- Time: What kind of turnaround time do you expect versus what the designer can provide? Are you a get-back-to-me-right-away kind of person? Then you need a designer who can do that. Make sure before you hire a designer that he or she has the time available for your project.
- Creative workflow: Learn how a designer or design firm works? What is included in the price and scope of the project? Understand what communication will happen along the way, what you are expected to provide for the project and what elements will be given to you once the project is complete.
- Education and training: Check out a designer’s pedigree. A well-designed website is not the same as having a computer science degree. Does your web designer have some type of design and technical know-how? Where did they receive education and training?
- Communication skills: Hire someone that you can communicate with clearly and easily. It can be tempting to hire someone halfway around the world, but if you are going to want to have face-to-face meetings about the project, you need someone closer to home.
- Do you click?: Trust your first impression: Does this web designer seem like someone you get along with? Remember you will spend a lot of time working together and communicating during the project and you should be able to work well together.
Consider the Type of Site You Will Get
Think about your website in more technical terms as well. Will you own the site once it is complete? What type of framework does it have? Will you be able to use and maintain it?
These are important considerations, especially if you are hiring on a per-project basis and not a person or firm that will continue to work for you or your company.
Consider the following carefully:
- Will you own the website and your domain name? (For almost everyone, the answer should be yes.)
- Do your prefer custom development or a standard or open source framework? If you plan to have a website that does not change or need updating, custom can work well. If you plan to have a website with lots of interactive, updatable, changing features, consider a standard framework with a common content management system, such as WordPress.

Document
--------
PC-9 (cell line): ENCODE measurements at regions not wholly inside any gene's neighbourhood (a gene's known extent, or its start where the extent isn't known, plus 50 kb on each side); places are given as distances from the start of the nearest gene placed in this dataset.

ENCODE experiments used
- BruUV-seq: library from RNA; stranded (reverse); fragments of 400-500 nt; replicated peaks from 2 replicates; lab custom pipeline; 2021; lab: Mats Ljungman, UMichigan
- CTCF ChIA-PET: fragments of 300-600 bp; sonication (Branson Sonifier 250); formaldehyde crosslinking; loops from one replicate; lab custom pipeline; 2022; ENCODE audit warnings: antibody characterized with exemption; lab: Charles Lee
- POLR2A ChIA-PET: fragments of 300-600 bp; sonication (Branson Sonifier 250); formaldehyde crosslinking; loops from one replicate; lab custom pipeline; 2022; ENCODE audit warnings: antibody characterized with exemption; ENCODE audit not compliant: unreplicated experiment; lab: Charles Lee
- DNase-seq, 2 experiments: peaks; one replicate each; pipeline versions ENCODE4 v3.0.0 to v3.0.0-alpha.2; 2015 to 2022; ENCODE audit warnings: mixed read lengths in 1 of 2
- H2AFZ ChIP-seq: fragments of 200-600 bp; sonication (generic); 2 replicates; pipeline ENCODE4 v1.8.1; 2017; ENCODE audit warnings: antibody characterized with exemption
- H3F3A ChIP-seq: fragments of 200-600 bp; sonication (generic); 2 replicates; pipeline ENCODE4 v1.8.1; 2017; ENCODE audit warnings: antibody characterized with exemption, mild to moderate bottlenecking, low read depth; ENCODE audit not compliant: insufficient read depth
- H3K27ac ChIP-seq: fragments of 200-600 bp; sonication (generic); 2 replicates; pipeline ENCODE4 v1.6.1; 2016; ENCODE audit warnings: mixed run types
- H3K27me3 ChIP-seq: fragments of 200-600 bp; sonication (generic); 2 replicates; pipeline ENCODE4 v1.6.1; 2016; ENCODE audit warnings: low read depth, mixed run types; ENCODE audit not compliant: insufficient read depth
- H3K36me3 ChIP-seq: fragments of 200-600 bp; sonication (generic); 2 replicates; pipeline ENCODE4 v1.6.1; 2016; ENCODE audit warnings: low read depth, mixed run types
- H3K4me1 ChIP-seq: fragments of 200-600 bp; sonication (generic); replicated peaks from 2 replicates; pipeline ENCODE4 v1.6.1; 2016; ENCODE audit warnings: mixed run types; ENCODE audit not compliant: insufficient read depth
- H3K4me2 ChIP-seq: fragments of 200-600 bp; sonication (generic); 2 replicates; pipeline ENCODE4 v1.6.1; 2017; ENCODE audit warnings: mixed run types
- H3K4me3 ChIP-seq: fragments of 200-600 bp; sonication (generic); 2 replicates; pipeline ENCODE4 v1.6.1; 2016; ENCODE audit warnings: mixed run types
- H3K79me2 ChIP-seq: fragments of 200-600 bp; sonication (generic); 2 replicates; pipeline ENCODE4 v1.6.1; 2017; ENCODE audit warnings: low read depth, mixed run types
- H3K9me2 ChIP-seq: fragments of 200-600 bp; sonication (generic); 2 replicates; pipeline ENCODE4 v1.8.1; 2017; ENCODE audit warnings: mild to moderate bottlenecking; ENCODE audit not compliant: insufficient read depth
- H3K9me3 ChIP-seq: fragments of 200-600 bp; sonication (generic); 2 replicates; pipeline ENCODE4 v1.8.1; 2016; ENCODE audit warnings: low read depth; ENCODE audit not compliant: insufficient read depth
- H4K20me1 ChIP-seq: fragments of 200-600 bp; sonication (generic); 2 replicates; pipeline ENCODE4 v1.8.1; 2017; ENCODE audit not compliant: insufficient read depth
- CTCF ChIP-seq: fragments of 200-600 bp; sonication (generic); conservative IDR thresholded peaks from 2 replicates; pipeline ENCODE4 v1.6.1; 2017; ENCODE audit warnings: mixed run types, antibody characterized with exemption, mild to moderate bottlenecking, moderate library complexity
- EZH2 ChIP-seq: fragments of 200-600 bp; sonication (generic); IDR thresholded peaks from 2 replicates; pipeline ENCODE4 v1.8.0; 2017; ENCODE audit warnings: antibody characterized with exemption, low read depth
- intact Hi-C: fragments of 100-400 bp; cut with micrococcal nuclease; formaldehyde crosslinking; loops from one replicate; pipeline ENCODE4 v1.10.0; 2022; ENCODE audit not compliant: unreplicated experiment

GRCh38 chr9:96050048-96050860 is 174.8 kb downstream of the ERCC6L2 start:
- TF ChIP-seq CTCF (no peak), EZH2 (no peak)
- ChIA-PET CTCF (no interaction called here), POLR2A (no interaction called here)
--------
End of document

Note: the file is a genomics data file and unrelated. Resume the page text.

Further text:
- How will you maintain or upkeep the site after the web design process is finished and the site is live?
Work Within Your Budget
Finally, you need to think about budget and payment. What type of web designer can you afford? How will you pay them?
Set a project budget from the start and be clear about what that budget is so that you can work within the scope. Get all contract terms and payment in writing before any work is done.
Know that there are wide ranges for what this type of work can cost. You can find web designers for as little as $25 per hour or hundreds per hour. You have to do your homework and compare cost to scope of your project.
Think about how to plan paying for the site as well. Consider multiple payments for work as specific timelines or milestones are met rather than paying half before the project starts and half after it is finished.
Hiring a web designer or design firm can be a challenge, but it also offers a great opportunity to look at some great work, talk to some creative people and open up the process as you plan a website design or redesign.
What do you look for in a website designer? Do you have other tips? Share your thoughts with us in the comments.